Web Scraping with Python
Projects >> Web Scraping with Python
Following a Boston Python Project Night event that I attended (where my group focused on web scraping techniques), I wanted to try out some web scraping on my own with Python.
Web scraping is a technique used to extract data from websites through an automated process.
A good site for web scraping that was recommended to me at the event is College Sailing’s Techscore. It is the home for real-time results of College Sailing regattas and includes scores and participation records for all fleet-racing and team-racing events within ICSA. An archive of all previous seasons is also available, so it offers a fair amount of subpage links to traverse. I don’t know much about college sailing but set out to dig more into this data.
After inspecting the site layout through Chrome’s developer tools, I recognized that this website has a pretty consistent table structure throughout which made scraping data from it easier. There are links to each regatta held during different seasons which contain a score summary in order of how each school placed. This is also separated into A & B divisions in many cases. The format for team scoring regattas deviated a bit from the other scoring formats (# Divisions, Combined, Singlehanded) so I wrote code to skip over these types. I also could have only parsed regatta scoring records where status is ‘official’ but didn’t worry about it for this exploratory project.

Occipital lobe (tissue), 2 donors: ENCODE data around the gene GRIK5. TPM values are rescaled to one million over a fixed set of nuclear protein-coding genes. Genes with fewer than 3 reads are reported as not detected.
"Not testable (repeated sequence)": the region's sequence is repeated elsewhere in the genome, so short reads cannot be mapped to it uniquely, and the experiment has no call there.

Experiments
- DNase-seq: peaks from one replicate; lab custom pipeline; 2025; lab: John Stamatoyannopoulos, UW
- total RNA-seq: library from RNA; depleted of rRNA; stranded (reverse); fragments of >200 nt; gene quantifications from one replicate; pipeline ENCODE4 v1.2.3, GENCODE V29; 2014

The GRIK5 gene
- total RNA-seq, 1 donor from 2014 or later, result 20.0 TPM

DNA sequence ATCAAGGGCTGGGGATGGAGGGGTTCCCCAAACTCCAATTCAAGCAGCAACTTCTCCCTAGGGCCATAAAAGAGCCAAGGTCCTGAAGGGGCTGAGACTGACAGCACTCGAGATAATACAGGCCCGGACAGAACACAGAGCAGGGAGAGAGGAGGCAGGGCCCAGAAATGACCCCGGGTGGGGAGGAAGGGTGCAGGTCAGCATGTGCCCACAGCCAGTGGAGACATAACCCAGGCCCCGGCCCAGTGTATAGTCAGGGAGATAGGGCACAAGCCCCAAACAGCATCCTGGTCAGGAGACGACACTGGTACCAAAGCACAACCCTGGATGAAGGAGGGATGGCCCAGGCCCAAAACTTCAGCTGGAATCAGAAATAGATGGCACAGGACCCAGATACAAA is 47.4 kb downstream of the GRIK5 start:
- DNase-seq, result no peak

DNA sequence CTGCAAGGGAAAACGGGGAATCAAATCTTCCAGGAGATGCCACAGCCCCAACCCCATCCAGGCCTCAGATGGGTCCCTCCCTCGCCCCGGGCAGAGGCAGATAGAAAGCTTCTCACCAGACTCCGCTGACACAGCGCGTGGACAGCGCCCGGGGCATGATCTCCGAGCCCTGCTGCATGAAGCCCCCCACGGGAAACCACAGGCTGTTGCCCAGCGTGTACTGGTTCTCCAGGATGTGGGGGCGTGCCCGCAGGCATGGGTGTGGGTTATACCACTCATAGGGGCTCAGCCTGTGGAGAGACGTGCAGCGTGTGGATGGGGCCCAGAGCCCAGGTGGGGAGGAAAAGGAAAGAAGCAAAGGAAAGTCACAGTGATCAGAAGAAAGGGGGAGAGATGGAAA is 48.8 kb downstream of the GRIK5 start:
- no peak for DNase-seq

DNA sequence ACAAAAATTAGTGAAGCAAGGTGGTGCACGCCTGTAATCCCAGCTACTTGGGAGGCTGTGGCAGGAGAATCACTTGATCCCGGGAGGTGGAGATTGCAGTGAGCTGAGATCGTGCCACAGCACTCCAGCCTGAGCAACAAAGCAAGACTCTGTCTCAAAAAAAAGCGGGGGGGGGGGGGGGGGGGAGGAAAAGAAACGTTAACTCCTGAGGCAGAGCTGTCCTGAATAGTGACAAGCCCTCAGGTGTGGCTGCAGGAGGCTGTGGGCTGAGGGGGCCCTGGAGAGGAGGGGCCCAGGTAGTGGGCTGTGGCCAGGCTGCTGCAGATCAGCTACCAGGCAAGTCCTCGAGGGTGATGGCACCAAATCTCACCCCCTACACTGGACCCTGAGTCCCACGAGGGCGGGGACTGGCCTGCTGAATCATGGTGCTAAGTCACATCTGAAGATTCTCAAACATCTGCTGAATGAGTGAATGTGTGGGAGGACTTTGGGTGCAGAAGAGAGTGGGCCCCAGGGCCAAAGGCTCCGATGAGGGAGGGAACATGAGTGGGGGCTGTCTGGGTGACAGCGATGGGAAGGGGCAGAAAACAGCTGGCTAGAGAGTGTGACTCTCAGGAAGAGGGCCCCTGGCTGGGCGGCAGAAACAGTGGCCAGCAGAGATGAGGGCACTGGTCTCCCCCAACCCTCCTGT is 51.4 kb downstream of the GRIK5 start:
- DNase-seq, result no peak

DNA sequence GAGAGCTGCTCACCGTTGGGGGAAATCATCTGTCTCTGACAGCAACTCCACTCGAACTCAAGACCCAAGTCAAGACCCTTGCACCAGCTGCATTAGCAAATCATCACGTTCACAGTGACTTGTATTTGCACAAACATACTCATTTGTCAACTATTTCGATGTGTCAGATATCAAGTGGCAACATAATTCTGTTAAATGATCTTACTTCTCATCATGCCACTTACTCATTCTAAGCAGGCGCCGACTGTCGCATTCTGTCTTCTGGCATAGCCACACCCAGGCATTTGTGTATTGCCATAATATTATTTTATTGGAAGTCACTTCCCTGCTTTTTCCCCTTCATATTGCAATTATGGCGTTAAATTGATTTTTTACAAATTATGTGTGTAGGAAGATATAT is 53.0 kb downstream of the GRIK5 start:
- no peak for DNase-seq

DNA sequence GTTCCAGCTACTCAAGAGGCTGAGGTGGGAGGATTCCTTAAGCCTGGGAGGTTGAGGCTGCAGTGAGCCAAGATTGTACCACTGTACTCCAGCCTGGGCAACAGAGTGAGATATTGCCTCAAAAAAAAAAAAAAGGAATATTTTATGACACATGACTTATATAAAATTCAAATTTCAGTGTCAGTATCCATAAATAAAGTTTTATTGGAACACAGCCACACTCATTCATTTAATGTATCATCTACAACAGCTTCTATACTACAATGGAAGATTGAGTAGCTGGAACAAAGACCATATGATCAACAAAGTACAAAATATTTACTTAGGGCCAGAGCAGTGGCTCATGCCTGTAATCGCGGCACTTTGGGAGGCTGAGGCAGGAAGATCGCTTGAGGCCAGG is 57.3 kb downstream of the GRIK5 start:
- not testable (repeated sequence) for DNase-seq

Tips and Tricks Guide
I used this post from Hacker Noon as a guide for this excerise. The article offers good insights on common design patterns as well as pitfalls and rules related to web scraping. It also presents several use cases and a collection of typical problems, such as how not to be detected, dos and don’ts, and how to speed up (parallelization) your scraper.
BeautifulSoup is a library that allows you to parse HTML source code in a beautiful way.
Along with this I used the popular Requests library to fetch the content of the urls.
There are other Python libraries designed to scrape different kinds of web pages. This excellent tutorial explains how to use Selenium and PhantomJS to scrape dynamic pages (Ajax loaded content), iframes, get specific HTML elements, how to handle cookies, and much more stuff.
Improving Speed with Parallelization
The initial runtime of my program to scrape regatta scores from each event dating back to 2010 was 0:06:19.282466. Per the guide I referenced, I wanted to try and see if I could cut this down by sending requests in parallel using a multiprocessing package.
By sending requests in parallel I was able to reduce the runtime of my program to 0:01:46.565286 – about a 24% improvement in speed.
No API is available for this site, so I would like to create one using the data that I scraped.
View my code on GitHub
I'm a senior data engineer working to advance data-driven cultures by wrangling disparate data sources and empowering end users to uncover key insights that tell a bigger story. LEARN MORE >>
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